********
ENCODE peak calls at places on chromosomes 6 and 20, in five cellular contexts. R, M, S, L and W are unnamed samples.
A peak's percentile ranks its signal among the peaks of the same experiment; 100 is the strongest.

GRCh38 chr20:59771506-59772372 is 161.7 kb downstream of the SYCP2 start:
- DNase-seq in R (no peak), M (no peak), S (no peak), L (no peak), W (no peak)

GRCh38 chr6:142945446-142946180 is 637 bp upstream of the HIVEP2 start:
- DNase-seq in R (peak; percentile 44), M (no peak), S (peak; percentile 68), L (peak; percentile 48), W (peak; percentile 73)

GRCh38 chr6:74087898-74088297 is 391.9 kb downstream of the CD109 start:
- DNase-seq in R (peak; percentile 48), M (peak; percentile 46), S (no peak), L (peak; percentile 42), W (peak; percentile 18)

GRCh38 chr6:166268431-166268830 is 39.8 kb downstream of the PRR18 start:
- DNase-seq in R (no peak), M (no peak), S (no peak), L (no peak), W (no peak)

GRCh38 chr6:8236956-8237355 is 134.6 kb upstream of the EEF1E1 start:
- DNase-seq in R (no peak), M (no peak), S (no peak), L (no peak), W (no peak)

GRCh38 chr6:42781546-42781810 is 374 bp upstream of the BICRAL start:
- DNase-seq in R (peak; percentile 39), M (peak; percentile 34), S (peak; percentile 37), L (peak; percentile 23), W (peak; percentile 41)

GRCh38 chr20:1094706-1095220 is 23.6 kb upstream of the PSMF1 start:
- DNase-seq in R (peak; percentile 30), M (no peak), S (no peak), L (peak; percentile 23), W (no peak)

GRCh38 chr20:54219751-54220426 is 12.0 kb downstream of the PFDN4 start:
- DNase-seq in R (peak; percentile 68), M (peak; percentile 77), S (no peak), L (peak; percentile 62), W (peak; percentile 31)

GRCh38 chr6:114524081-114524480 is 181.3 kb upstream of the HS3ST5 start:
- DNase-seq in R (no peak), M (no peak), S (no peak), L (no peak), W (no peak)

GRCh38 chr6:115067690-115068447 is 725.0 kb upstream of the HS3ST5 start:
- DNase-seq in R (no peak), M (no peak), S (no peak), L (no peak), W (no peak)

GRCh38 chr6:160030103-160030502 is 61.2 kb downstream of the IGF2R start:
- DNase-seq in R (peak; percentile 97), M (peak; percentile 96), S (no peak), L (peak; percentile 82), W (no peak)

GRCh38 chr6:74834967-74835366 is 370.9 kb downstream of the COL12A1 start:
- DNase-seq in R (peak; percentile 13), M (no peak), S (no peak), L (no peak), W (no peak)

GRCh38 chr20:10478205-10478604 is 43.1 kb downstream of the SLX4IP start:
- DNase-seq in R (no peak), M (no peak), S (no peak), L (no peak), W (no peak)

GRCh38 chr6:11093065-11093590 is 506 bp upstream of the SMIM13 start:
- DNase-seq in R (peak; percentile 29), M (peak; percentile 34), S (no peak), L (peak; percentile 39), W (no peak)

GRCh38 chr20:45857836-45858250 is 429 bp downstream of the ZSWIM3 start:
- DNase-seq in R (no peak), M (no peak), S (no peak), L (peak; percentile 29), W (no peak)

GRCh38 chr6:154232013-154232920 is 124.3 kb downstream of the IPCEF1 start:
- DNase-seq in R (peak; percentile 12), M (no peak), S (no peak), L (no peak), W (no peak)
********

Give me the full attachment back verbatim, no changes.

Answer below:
ENCODE peak calls at places on chromosomes 6 and 20, in five cellular contexts. R, M, S, L and W are unnamed samples.
A peak's percentile ranks its signal among the peaks of the same experiment; 100 is the strongest.

GRCh38 chr20:59771506-59772372 is 161.7 kb downstream of the SYCP2 start:
- DNase-seq in R (no peak), M (no peak), S (no peak), L (no peak), W (no peak)

GRCh38 chr6:142945446-142946180 is 637 bp upstream of the HIVEP2 start:
- DNase-seq in R (peak; percentile 44), M (no peak), S (peak; percentile 68), L (peak; percentile 48), W (peak; percentile 73)

GRCh38 chr6:74087898-74088297 is 391.9 kb downstream of the CD109 start:
- DNase-seq in R (peak; percentile 48), M (peak; percentile 46), S (no peak), L (peak; percentile 42), W (peak; percentile 18)

GRCh38 chr6:166268431-166268830 is 39.8 kb downstream of the PRR18 start:
- DNase-seq in R (no peak), M (no peak), S (no peak), L (no peak), W (no peak)

GRCh38 chr6:8236956-8237355 is 134.6 kb upstream of the EEF1E1 start:
- DNase-seq in R (no peak), M (no peak), S (no peak), L (no peak), W (no peak)

GRCh38 chr6:42781546-42781810 is 374 bp upstream of the BICRAL start:
- DNase-seq in R (peak; percentile 39), M (peak; percentile 34), S (peak; percentile 37), L (peak; percentile 23), W (peak; percentile 41)

GRCh38 chr20:1094706-1095220 is 23.6 kb upstream of the PSMF1 start:
- DNase-seq in R (peak; percentile 30), M (no peak), S (no peak), L (peak; percentile 23), W (no peak)

GRCh38 chr20:54219751-54220426 is 12.0 kb downstream of the PFDN4 start:
- DNase-seq in R (peak; percentile 68), M (peak; percentile 77), S (no peak), L (peak; percentile 62), W (peak; percentile 31)

GRCh38 chr6:114524081-114524480 is 181.3 kb upstream of the HS3ST5 start:
- DNase-seq in R (no peak), M (no peak), S (no peak), L (no peak), W (no peak)

GRCh38 chr6:115067690-115068447 is 725.0 kb upstream of the HS3ST5 start:
- DNase-seq in R (no peak), M (no peak), S (no peak), L (no peak), W (no peak)

GRCh38 chr6:160030103-160030502 is 61.2 kb downstream of the IGF2R start:
- DNase-seq in R (peak; percentile 97), M (peak; percentile 96), S (no peak), L (peak; percentile 82), W (no peak)

GRCh38 chr6:74834967-74835366 is 370.9 kb downstream of the COL12A1 start:
- DNase-seq in R (peak; percentile 13), M (no peak), S (no peak), L (no peak), W (no peak)

GRCh38 chr20:10478205-10478604 is 43.1 kb downstream of the SLX4IP start:
- DNase-seq in R (no peak), M (no peak), S (no peak), L (no peak), W (no peak)

GRCh38 chr6:11093065-11093590 is 506 bp upstream of the SMIM13 start:
- DNase-seq in R (peak; percentile 29), M (peak; percentile 34), S (no peak), L (peak; percentile 39), W (no peak)

GRCh38 chr20:45857836-45858250 is 429 bp downstream of the ZSWIM3 start:
- DNase-seq in R (no peak), M (no peak), S (no peak), L (peak; percentile 29), W (no peak)

GRCh38 chr6:154232013-154232920 is 124.3 kb downstream of the IPCEF1 start:
- DNase-seq in R (peak; percentile 12), M (no peak), S (no peak), L (no peak), W (no peak)